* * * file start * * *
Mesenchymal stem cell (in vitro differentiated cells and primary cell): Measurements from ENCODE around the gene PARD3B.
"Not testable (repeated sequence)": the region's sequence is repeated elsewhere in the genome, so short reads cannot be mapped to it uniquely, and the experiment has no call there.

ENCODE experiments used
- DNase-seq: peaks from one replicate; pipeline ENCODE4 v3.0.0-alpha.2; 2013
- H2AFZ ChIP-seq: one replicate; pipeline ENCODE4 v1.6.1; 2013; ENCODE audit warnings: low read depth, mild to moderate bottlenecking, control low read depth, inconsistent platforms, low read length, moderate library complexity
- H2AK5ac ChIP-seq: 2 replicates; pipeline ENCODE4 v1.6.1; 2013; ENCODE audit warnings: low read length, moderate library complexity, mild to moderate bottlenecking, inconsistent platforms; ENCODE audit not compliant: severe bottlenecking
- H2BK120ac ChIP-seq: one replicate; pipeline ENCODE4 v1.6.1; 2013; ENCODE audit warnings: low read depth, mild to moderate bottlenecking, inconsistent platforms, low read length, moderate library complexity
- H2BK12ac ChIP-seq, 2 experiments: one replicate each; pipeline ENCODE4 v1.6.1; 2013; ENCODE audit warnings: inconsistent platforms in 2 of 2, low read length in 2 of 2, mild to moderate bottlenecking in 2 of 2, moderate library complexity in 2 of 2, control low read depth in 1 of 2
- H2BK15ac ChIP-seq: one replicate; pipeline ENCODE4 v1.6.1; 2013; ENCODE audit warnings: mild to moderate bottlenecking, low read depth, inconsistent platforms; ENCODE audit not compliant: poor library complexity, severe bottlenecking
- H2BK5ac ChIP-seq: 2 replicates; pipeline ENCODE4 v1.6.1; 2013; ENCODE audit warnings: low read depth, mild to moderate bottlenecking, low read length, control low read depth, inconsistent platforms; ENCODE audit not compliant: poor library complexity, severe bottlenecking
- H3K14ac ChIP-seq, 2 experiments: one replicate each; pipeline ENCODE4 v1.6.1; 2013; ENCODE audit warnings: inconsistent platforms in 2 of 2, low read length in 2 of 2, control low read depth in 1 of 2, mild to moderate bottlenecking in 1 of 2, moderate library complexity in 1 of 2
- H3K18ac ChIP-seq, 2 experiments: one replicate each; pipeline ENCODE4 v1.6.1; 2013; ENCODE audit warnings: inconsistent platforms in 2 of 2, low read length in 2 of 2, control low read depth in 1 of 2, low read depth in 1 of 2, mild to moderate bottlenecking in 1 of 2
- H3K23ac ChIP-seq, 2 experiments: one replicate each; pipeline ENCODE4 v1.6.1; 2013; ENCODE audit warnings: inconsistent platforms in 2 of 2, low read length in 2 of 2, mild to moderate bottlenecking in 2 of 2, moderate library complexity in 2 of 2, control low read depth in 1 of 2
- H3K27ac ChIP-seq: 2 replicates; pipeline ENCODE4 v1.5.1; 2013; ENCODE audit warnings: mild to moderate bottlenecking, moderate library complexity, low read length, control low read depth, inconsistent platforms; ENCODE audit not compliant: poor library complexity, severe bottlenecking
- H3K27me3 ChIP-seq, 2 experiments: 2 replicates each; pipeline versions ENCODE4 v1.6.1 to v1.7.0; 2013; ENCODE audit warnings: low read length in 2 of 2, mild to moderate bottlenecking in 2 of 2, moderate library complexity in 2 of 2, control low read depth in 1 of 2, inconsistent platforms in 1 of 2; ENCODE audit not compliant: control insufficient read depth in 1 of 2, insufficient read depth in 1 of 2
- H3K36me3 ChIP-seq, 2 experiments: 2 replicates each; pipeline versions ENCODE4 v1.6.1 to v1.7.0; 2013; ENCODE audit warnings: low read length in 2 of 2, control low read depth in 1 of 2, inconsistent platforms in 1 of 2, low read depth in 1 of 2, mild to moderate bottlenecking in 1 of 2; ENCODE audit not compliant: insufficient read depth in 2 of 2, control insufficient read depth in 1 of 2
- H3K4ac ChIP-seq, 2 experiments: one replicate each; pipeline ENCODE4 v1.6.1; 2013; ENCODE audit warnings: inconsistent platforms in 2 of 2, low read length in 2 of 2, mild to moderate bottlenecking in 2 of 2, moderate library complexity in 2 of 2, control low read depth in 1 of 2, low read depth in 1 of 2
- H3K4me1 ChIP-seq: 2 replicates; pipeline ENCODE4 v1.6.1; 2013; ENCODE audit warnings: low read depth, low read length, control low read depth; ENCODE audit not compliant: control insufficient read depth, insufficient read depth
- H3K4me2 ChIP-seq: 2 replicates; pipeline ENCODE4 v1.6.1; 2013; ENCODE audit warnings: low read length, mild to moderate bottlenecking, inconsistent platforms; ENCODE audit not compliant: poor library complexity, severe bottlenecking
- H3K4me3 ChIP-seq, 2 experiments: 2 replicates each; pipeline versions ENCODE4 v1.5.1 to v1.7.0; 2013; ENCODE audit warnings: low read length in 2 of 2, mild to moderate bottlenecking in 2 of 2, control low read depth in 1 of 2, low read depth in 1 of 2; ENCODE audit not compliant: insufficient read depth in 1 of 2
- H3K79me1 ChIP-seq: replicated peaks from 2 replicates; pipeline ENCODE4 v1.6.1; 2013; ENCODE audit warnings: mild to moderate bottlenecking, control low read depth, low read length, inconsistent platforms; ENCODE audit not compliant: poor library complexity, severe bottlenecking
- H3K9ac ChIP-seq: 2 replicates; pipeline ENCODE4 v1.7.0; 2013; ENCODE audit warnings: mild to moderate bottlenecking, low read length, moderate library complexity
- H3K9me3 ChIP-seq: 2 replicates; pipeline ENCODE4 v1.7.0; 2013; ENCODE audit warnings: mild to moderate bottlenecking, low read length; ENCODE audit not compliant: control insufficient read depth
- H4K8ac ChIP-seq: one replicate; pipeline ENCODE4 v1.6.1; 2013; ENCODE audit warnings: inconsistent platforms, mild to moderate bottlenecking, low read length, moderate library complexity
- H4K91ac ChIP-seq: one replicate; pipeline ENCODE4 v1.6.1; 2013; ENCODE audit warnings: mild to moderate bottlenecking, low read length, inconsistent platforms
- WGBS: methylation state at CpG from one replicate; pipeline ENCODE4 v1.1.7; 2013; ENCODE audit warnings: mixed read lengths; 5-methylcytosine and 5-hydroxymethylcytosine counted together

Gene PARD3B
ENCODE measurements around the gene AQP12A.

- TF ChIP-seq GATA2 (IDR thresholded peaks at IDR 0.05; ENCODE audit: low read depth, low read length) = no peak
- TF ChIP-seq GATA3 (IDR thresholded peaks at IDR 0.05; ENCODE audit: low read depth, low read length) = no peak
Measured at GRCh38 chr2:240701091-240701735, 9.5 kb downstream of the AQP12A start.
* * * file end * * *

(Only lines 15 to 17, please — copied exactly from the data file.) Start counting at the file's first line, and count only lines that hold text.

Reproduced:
- H3K27me3 ChIP-seq, 2 experiments: 2 replicates each; pipeline versions ENCODE4 v1.6.1 to v1.7.0; 2013; ENCODE audit warnings: low read length in 2 of 2, mild to moderate bottlenecking in 2 of 2, moderate library complexity in 2 of 2, control low read depth in 1 of 2, inconsistent platforms in 1 of 2; ENCODE audit not compliant: control insufficient read depth in 1 of 2, insufficient read depth in 1 of 2
- H3K36me3 ChIP-seq, 2 experiments: 2 replicates each; pipeline versions ENCODE4 v1.6.1 to v1.7.0; 2013; ENCODE audit warnings: low read length in 2 of 2, control low read depth in 1 of 2, inconsistent platforms in 1 of 2, low read depth in 1 of 2, mild to moderate bottlenecking in 1 of 2; ENCODE audit not compliant: insufficient read depth in 2 of 2, control insufficient read depth in 1 of 2
- H3K4ac ChIP-seq, 2 experiments: one replicate each; pipeline ENCODE4 v1.6.1; 2013; ENCODE audit warnings: inconsistent platforms in 2 of 2, low read length in 2 of 2, mild to moderate bottlenecking in 2 of 2, moderate library complexity in 2 of 2, control low read depth in 1 of 2, low read depth in 1 of 2